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:: Official Wheel & Tire Guide / Q&A ::

Discussion in 'Suspension, Brakes, Wheels & Tires' started by CLUTCHONE, Oct 15, 2009.


    CLUTCHONE Active Member

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    Apr 27, 2006
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    Offset explained:
    Increasing offset (higher number) will result in your wheel becoming more inset and move towards your car.
    Decreasing your offset (lower number) will make your wheels more flush with your fender.

    There are two ways that offset can affect the actual build of a wheel.
    Sometimes it will increase the mass on the back of the face of the wheels
    (like adding a spacer, which is strongly discouraged unless they're properly installed like H&R or kics)
    or the face of the wheel goes closer to the middle (if decreased from a positive offset)
    thus giving a larger lip.
    Not all wheels and manufacturers are the same and depends on not only width but manufacturer and particular wheel.
    These charts can be usually found on a manufacturer's website.


    Camber Explained:
    Camber is the angle that your wheel creates with a line perpendicular with the ground.
    Negative camber will make the top of your wheel sit inside your fender more and will give you more room to have more offset or have wider tires.
    When I had LESS camber (smaller negative number) my wheels sat a lot more flush than when I had more camber (larger negative number)
    as to where I now want more aggressive wheels (both wider and lower offset).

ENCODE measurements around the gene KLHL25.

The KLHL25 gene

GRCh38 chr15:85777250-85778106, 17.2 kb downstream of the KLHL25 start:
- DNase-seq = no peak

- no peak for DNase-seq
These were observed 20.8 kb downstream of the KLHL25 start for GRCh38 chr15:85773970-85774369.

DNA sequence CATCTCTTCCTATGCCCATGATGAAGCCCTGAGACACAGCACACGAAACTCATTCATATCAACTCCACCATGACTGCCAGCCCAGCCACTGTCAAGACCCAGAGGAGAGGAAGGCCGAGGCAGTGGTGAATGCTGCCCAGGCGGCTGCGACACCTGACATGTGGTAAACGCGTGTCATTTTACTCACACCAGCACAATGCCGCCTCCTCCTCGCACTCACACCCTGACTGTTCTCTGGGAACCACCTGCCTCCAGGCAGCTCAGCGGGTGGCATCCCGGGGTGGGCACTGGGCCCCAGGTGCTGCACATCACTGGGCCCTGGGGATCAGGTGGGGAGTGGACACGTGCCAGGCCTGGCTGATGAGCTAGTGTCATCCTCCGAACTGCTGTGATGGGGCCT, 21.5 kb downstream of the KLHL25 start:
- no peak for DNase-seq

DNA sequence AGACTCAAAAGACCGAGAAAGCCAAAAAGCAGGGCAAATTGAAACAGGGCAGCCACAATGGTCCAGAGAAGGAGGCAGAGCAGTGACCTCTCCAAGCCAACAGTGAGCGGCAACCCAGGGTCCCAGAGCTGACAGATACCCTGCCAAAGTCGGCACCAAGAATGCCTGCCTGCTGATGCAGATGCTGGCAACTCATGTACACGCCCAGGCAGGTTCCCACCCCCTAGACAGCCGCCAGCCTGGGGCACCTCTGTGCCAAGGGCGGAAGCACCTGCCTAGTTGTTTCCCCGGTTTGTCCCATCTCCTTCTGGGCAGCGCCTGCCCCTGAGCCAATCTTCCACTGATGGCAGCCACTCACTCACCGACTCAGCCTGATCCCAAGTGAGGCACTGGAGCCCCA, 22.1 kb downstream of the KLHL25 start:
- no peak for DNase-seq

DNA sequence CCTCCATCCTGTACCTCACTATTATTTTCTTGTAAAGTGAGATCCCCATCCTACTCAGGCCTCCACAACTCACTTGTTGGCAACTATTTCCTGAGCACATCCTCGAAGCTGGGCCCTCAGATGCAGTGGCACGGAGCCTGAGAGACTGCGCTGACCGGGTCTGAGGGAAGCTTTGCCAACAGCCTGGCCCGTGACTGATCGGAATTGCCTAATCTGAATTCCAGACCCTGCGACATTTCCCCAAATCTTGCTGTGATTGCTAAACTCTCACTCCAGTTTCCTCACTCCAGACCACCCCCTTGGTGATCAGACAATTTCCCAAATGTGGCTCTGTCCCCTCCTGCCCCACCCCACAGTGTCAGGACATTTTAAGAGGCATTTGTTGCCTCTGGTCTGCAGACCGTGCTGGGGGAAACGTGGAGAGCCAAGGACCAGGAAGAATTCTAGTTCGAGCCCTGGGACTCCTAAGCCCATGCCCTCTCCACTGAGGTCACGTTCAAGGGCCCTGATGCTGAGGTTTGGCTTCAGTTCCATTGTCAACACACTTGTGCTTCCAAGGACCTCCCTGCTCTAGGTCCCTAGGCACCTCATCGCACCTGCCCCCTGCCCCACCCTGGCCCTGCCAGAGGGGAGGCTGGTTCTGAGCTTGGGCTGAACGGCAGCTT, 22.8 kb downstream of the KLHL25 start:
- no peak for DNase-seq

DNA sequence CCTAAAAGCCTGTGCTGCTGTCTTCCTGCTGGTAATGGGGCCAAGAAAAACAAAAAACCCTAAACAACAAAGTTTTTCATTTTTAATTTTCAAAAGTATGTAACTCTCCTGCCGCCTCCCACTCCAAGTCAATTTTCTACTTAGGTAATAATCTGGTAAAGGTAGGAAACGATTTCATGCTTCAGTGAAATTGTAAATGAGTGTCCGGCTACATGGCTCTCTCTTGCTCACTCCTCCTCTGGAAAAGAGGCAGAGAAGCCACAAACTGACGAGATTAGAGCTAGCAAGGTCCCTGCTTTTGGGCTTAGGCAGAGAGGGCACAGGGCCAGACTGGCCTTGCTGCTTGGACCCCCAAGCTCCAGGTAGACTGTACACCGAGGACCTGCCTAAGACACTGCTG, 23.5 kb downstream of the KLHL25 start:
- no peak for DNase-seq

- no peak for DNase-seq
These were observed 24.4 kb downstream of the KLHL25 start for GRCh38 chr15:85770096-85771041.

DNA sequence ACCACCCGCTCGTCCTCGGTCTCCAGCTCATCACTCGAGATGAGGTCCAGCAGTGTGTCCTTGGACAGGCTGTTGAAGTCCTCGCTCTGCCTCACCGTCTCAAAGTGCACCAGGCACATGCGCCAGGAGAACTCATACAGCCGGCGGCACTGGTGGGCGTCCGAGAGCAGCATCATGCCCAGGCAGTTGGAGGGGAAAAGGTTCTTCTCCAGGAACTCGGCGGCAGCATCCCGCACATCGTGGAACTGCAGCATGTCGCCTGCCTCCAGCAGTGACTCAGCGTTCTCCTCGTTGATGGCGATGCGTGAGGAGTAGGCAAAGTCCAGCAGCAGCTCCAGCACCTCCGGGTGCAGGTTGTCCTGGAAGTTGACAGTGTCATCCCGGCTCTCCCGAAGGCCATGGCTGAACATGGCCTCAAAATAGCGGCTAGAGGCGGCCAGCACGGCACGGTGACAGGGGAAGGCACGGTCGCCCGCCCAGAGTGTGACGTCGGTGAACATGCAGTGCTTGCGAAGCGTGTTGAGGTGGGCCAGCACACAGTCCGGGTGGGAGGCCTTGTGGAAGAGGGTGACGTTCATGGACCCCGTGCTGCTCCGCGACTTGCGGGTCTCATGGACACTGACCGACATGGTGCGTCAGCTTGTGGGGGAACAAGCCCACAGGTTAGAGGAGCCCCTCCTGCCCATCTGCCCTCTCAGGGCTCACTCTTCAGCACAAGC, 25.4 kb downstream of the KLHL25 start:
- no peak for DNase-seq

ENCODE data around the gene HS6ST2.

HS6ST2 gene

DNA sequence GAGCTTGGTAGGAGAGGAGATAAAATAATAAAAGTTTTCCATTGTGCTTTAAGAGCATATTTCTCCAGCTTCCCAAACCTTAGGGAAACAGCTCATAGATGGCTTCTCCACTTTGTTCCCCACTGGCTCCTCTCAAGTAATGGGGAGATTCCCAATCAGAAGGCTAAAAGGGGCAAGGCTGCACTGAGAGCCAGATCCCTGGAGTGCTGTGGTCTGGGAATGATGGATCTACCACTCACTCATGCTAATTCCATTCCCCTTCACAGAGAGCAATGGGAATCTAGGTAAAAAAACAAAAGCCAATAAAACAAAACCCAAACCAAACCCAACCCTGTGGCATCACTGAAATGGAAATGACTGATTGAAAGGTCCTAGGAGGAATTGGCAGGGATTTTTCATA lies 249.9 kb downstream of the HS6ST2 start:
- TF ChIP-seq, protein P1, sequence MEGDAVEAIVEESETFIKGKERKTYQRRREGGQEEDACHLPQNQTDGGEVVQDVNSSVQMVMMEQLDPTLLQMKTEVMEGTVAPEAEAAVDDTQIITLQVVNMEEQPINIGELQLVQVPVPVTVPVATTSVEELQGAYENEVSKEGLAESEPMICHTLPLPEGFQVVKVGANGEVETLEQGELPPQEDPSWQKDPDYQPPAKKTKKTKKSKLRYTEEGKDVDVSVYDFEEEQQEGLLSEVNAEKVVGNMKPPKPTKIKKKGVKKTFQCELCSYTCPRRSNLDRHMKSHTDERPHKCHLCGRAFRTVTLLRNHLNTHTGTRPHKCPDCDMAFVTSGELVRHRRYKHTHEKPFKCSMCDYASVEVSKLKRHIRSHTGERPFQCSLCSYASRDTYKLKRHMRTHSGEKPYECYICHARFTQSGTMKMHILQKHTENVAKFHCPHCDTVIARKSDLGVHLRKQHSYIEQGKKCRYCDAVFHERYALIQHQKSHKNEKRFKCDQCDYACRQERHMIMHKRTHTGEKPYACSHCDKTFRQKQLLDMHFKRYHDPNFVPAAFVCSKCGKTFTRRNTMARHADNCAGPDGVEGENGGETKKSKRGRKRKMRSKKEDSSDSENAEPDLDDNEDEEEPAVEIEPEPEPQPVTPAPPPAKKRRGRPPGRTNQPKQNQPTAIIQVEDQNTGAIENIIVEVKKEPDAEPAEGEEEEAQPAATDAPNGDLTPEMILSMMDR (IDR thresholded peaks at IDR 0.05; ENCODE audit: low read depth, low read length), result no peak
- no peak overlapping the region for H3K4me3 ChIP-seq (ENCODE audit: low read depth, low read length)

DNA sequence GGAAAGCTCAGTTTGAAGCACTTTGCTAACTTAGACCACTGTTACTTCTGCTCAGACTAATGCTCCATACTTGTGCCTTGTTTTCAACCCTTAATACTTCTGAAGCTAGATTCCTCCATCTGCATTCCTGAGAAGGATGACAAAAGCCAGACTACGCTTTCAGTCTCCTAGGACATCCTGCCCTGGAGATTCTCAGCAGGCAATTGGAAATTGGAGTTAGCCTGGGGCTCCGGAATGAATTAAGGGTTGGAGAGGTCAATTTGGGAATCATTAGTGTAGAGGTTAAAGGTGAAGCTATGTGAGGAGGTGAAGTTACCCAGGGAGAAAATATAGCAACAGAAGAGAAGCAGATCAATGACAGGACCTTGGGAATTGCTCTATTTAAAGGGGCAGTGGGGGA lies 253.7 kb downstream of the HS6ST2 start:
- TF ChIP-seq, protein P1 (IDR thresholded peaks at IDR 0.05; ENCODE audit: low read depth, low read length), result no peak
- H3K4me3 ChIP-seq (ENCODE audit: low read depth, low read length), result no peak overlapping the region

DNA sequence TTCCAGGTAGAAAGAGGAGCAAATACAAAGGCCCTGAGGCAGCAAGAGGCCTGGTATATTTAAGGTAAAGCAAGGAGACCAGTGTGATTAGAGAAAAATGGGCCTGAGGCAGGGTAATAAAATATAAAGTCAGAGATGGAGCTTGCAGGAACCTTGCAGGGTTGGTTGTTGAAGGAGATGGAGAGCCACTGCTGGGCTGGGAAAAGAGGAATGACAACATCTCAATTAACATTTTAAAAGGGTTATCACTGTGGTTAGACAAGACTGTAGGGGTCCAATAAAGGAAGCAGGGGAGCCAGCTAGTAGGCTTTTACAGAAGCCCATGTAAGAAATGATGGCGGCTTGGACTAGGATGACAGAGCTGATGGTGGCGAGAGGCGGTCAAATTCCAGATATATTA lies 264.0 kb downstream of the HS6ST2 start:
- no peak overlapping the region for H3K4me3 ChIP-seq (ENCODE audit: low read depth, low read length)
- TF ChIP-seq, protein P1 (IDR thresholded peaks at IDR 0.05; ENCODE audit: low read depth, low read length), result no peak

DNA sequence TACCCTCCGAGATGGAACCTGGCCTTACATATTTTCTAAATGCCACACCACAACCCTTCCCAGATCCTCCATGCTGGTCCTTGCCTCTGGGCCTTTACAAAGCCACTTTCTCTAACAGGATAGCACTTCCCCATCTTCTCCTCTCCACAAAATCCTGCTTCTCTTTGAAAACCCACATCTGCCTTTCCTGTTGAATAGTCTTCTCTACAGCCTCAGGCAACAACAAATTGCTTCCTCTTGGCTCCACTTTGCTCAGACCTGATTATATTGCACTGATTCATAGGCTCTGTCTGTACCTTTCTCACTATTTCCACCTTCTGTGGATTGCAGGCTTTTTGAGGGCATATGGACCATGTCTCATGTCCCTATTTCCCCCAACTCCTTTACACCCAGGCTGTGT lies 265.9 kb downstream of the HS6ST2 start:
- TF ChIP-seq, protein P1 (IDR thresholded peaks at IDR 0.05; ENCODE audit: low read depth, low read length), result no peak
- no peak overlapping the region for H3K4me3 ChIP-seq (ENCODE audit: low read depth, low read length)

Camber has a negative cogitation with camber wear.
    If you properly rotate your tires they should not decrease the life of your tires too badly.
    Toe is what you want to make sure you dont have.


    Lug nut information:
    Aftermarket lugs are made for aftermarket wheels. Not only for "wheel safety",
    because nobody wants your rotas, but because the seating on the inside of the bolt is correct.
    Stock wheels have a ball seat while aftermarket wheels have a conical seat.
    Dont put aftermarket lugs on your stock wheels,



    Tires explained:
    Tire Size Viewed On Sidewall
    P215/45R17 87V M+S

    -P = Type of tire
    -215= width of the tire across the tread in millimeters
    -45= Aspect ratio of the sidewall compared to the width
    -R = Radial construction
    -17= Diameter of the rim in inches
    -87 = Tire's load rating
    -V = Tire's speed rating
    -M+S = Tire is suitable for all-season driving

    Speed Ratings
    M 81 mph (130 km/h)
    N 87 mph (140km/h) Temporary Spare Tires
    P 93 mph (150 km/h)
    Q 99 mph (160 km/h) Studless & Studdable Winter Tires
    R 106 mph (170 km/h) H.D. Light Truck Tires
    S 112 mph (180 km/h) Family Sedans & Vans
    T 118 mph (190 km/h) Family Sedans & Vans
    U 124 mph (200 km/h)
    H 130 mph (210 km/h) Sport Sedans & Coupes
    V 149 mph (240 km/h) Sport Sedans, Coupes & Sports Cars
    DOT = US Dept. of Transportation
    OB = Manuf. and Plant Code
    XO - Tire Size and Code
    C60 - Tire Manuf. Symbols and Keys
    2206 = Production Date (ie: week/year, 22nd week of 2006)

    Tire Rotation
    (6,000 - 7,000 Miles or Every Other Oil Change)

    About Tire Pressure
    According to fueleconomy studies, maintaining the proper inflation pressure of your tires can improve your fuel economy by three percent,
    but even a small reduction in pressure can have a significant effect on your fuel economy.
    Having a tire under-inflated by as little as one pound can reduce your fuel economy by 0.3 percent.
    Under-inflated tires wear faster and are more susceptible to failure.

    Time Frame
    Even a tire in good condition will lose air pressure over time.